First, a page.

Remember those days that “ You’re on mute” was one of the most repeated and commonly used words? I feel the same about “recession” but this one feels more overwhelmingly uncertain and concerning than the later.
While some economists don’t see a global recession happening anytime soon, other top finance executives have predicted everything from a 50-50 chance of a recession this year to a “mild” recession come 2024. JPMorgan Chase CEO Jamie Dimon sparked a cause for alarm when he warned of an economic “hurricane.”
Business owners, especially growth oriented startups, have been asking about how to fundraise during a recession. If in fact we are heading towards one.
There is no doubt that you can stress less about what happens with the economy knowing that you have built the most stable foundation you could in your business.
Apart from pursuing smart business plans and practices, what else is there to do to raise funds, grow your business past breakeven and maintain positive cash flows?
1- Gain a deeper understanding of the investment ecosystem and present accordingly
If you are pitching your business to potential new investors you are well aware that investors have become cautious about investing their money. Now, investors are thinking about the real fundamentals.
In a bull market, money is invested in the future for growth and increased business value. But in a recession, the promising future becomes less vivid and more blurry.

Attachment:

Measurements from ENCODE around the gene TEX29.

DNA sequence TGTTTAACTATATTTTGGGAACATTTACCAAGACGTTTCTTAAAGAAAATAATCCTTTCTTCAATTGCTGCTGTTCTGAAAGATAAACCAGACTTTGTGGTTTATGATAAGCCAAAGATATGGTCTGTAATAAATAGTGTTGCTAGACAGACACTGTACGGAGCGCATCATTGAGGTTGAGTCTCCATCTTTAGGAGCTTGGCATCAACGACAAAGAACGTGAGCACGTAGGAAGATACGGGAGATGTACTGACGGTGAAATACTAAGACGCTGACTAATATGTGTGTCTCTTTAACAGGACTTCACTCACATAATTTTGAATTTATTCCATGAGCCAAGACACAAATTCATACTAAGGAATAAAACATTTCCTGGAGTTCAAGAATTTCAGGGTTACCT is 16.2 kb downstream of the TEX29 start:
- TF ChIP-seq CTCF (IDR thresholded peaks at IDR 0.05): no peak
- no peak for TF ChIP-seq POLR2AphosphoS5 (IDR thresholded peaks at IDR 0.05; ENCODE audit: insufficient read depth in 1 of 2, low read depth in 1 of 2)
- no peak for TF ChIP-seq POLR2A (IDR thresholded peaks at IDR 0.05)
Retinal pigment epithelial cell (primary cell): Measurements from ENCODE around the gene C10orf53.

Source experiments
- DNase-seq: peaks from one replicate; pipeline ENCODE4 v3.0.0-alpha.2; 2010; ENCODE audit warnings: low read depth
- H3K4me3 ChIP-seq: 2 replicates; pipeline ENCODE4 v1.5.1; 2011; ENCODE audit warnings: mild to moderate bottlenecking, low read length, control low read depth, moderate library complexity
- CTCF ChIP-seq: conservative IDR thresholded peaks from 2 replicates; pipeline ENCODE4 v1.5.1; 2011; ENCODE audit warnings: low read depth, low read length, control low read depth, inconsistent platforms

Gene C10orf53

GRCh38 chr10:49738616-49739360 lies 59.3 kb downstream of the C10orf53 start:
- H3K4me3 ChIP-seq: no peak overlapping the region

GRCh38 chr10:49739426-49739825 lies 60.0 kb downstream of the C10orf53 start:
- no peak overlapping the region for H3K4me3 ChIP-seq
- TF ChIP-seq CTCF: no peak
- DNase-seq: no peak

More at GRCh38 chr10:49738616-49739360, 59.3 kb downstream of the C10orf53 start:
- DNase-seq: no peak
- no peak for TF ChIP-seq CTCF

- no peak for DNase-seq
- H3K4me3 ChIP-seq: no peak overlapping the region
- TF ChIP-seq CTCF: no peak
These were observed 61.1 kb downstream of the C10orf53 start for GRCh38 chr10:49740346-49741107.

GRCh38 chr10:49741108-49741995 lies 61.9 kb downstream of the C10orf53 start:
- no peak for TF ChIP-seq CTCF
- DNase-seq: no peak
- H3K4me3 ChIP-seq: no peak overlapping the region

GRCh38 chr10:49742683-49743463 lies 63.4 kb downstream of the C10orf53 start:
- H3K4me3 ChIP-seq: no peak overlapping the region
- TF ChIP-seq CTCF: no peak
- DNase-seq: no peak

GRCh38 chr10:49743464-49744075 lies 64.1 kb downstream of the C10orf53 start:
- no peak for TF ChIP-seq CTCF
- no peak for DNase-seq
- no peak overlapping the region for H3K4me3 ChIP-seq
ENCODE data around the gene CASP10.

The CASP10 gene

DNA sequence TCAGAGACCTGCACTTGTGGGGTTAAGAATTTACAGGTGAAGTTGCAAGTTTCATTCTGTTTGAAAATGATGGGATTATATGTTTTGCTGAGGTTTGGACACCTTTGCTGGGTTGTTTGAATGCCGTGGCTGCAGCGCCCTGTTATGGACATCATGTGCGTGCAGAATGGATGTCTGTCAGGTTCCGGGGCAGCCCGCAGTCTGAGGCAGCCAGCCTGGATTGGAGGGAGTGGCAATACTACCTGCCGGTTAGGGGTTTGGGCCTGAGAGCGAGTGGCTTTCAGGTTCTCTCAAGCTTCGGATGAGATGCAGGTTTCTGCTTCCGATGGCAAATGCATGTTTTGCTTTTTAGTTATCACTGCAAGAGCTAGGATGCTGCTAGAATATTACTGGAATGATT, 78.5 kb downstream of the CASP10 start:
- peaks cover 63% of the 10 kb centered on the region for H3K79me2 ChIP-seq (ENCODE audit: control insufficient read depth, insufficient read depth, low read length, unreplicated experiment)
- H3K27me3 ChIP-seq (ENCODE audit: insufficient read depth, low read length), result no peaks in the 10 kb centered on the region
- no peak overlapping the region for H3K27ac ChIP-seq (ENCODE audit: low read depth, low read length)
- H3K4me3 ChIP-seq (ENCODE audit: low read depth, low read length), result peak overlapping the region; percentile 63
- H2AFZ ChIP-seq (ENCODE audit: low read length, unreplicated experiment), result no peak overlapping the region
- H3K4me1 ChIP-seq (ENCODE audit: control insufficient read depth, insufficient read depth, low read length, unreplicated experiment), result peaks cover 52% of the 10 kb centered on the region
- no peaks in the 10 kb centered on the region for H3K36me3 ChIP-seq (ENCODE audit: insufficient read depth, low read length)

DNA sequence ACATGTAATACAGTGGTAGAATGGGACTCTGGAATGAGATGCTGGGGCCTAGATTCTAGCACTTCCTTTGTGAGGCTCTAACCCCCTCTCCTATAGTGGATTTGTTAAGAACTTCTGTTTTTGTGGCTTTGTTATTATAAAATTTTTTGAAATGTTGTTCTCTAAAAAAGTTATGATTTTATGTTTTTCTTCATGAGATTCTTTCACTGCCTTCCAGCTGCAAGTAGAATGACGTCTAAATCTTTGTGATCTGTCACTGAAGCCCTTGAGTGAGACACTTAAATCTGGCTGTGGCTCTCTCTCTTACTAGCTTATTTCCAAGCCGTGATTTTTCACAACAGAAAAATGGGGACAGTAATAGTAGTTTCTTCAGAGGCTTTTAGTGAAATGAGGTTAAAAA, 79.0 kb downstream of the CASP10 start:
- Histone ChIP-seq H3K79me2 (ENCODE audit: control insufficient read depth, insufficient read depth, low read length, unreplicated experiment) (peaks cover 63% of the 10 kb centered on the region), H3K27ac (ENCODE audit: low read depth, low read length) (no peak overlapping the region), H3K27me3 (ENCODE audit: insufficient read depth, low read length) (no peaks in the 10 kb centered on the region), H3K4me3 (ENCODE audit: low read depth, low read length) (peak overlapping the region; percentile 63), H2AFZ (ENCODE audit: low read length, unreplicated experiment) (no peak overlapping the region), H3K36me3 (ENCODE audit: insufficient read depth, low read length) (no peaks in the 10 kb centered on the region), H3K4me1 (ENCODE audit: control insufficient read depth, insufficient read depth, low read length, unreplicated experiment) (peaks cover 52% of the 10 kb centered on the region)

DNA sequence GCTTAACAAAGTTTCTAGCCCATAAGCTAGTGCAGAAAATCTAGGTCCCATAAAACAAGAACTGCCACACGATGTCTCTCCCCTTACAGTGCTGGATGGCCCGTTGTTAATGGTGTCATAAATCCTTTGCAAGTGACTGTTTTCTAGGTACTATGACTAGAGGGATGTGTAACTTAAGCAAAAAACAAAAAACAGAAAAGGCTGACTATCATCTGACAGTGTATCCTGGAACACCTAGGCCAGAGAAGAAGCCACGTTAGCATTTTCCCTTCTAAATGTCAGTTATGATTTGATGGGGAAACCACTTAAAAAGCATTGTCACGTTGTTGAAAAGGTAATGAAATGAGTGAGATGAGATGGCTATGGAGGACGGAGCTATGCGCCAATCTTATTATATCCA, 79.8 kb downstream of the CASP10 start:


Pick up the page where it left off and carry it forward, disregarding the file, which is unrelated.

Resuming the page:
Instead of offering a business model focused on expansion, consider presenting an alternative that emphasizes on retaining and raising revenue in the coming months.
Your budgeting plans as well as income statements are valuable documents to bring to investors. Show them you and your team understand the hurdles of unfavorable market conditions and have steps to deal with them accordingly.
Even though it’s more difficult to get venture capital during an economic slowdown, it’s not impossible. The last great recession of 2008 produced startups like Uber, WhatsApp, and Slack.
2. Push on What’s Working Well
There’s no need to reinvent the wheel if your startup has a successful product or service. Investors want to see positive results and know where their money is going.
During a recession, consumer spending might take a hit. But if your loyal clients continue to pay for a specific service or product, keep your focus in that direction. If you plan on using funds for marketing, show investors you’re putting it towards what’s already working.
3- Rely more on your current investors than attracting new ones
Your current investors have your best interests at heart. They believed in you when they invested and they’ll want to see you succeed and preserve their initial investments.
However, get ready for some negotiations if you are choosing to go to them first.
4- Keep Calm and Increase your Cash Runway
One thing that can make your business stronger is adopting a mindset of never being able to raise and instead focusing on profitability.
You need to be patient with fundraising in an economic downturn.
It will take time and because of that you need to manage your business in a way that is able to extend your runway.
- Review your costs and restructure your budget
- Analyze projects’ and plans’ profitability on a deeper level and avoid unprofitable contracts.
5- What Would Happen Next…
Remember, good businesses with product market fit, positive unit economics, and strong leadership teams will raise capital although it will be at the new normal in terms of valuation.
Investors look at the numbers. They can love your idea and you, but if your numbers are not telling them the full story, you might be missing out on getting funded.